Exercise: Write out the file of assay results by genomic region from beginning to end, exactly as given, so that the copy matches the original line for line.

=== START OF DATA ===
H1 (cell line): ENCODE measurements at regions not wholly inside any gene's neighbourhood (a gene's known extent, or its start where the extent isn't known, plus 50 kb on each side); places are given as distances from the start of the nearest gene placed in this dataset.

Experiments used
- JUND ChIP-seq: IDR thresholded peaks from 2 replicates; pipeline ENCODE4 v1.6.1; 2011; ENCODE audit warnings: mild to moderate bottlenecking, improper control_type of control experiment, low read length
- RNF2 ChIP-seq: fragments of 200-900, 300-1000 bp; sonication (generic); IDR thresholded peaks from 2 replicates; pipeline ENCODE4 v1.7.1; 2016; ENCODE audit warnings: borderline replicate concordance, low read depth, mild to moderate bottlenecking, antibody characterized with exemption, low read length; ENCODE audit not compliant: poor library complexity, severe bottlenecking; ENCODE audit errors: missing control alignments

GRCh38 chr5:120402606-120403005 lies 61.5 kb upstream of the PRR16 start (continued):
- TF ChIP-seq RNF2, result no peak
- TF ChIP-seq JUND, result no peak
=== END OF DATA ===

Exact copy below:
H1 (cell line): ENCODE measurements at regions not wholly inside any gene's neighbourhood (a gene's known extent, or its start where the extent isn't known, plus 50 kb on each side); places are given as distances from the start of the nearest gene placed in this dataset.

Experiments used
- JUND ChIP-seq: IDR thresholded peaks from 2 replicates; pipeline ENCODE4 v1.6.1; 2011; ENCODE audit warnings: mild to moderate bottlenecking, improper control_type of control experiment, low read length
- RNF2 ChIP-seq: fragments of 200-900, 300-1000 bp; sonication (generic); IDR thresholded peaks from 2 replicates; pipeline ENCODE4 v1.7.1; 2016; ENCODE audit warnings: borderline replicate concordance, low read depth, mild to moderate bottlenecking, antibody characterized with exemption, low read length; ENCODE audit not compliant: poor library complexity, severe bottlenecking; ENCODE audit errors: missing control alignments

GRCh38 chr5:120402606-120403005 lies 61.5 kb upstream of the PRR16 start (continued):
- TF ChIP-seq RNF2, result no peak
- TF ChIP-seq JUND, result no peak